What about resistance to strategy?
I was talking to a client who was frustrated about the level of execution in spite of the effort he had put in to developing the plan. But what he did was so left-brain without consideration for the individuals or the emotions that would drive the required behaviors. Most companies just assume that people will do what is necessary. And that’s not an accurate understanding of human nature.
What is in your opinion the involvement of the HR Profession in strategy?
Not only the HR profession is needed in strategy, it is another missed opportunity when they are not included. Good HR professionals not only look at the technical requirements of their job, they look at the human performance side as well and they hopefully develop strategies and support programs that help their companies to achieve their objectives. That’s what the good ones do.
Some companies still think that HR is an administrative or social profession.
That is unfortunate and a real lost opportunity. Bad HR people have given the good HR professionals a bad reputation. I worked with a company that resisted hiring its first HR manager because they saw HR as the enemy of management.
What’s the link between strategy and leadership?
You can’t have one without the other. Leaders who don’t do strategy are not real leaders… they are managers. And strategy without leadership is nothing more than wishful thinking. Strategy and leadership are integrally interconnected. The tag line of my company is leveraging the science and the art of strategy development and execution. Yes, there are best practices. But there’s also the art side, which includes the people side of operations. Strategies thrive when you blend the art and science in a harmonious way that supports the culture.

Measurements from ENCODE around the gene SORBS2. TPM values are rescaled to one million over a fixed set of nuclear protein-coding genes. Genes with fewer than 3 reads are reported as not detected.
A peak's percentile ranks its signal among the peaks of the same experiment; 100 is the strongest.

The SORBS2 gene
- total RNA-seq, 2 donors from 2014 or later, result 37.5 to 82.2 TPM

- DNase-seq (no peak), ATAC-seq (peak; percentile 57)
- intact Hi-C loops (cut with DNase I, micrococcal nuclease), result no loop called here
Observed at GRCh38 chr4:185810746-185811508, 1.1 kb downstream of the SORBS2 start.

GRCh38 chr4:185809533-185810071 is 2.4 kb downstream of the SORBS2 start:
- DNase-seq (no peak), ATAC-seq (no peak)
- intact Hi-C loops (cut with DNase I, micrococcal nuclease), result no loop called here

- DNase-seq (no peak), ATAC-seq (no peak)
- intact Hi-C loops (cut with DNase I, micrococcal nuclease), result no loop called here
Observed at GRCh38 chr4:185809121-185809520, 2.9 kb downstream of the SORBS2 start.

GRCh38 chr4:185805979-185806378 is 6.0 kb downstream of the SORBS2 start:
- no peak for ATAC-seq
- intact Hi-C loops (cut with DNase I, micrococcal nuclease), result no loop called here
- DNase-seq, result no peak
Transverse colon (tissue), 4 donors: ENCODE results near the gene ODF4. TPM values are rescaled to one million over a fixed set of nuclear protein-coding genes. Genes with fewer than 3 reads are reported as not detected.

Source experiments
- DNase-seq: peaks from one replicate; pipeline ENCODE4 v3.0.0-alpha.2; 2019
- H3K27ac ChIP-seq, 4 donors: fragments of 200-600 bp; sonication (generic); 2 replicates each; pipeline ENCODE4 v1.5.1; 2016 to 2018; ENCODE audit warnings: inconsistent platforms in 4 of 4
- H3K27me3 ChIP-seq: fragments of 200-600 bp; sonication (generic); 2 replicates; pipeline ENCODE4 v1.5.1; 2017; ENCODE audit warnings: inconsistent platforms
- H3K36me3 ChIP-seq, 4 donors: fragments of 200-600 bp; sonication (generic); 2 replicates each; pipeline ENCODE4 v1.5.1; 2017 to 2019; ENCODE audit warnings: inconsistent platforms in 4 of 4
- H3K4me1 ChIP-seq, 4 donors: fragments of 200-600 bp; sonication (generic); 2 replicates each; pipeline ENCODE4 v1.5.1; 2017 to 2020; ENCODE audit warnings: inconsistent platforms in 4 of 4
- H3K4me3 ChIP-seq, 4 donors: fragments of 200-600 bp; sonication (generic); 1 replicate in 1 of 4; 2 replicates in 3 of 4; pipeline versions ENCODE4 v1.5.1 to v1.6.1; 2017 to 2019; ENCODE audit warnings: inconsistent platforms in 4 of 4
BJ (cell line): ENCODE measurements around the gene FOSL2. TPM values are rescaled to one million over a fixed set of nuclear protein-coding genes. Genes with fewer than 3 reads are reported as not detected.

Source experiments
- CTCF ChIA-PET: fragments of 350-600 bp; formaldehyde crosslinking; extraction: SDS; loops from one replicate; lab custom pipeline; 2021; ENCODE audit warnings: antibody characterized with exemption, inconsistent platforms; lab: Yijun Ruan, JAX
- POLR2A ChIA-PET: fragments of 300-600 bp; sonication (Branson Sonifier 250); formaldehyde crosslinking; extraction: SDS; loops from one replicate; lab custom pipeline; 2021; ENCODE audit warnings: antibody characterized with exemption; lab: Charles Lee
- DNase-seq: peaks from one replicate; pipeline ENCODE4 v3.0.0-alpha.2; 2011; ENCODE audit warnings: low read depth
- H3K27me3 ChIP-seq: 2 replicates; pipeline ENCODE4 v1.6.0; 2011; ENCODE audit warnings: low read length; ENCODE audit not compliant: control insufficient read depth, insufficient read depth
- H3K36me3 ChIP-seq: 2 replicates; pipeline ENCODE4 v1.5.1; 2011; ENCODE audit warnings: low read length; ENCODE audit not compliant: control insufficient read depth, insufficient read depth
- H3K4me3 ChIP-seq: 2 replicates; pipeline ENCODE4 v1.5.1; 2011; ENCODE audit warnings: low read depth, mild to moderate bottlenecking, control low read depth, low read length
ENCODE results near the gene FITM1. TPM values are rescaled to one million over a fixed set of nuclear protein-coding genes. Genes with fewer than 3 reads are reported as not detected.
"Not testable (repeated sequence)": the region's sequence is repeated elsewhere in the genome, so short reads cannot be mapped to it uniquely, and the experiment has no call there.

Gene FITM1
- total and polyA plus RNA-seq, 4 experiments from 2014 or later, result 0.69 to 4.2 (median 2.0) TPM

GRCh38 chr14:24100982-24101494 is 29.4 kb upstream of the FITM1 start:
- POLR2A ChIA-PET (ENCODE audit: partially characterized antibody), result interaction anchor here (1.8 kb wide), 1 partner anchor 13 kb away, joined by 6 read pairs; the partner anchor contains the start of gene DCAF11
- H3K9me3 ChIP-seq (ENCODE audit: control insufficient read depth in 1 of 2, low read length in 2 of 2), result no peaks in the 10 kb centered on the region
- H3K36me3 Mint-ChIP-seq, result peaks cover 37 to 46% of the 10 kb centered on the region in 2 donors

A final word of advice for leaders, what would be the golden nugget?
Always get outside perspectives. Vet your strategy with outside peers outside of your industry. Most leaders develop strategies and operate in the bubble of their company or industry culture. The biases of being in the bubble will deceive you into thinking that you are being innovative, but you’re not. It’s important to ask people from other industries for their insights and feedback.
So, is it about looking for the dissenting voice, the counterargument?
Yes, absolutely. You definitely want to have heard the counterarguments. It’s healthy to be aware of them even if you decide to ignore them.
Sherrin Ross Ingram, CEO of the International Center for Strategic Planning (Chicago, USA), is a Master Strategic Planning Facilitator and an Independent Corporate Board Director for companies in need of fresh strategies, an updated strategic plan, improved strategy execution, or restructuring to increase competitive advantage. She is a frequent speaker on strategy development, execution and leadership topics at business meetings and conferences around the world.
This article was published at the SHRMBlog 2019.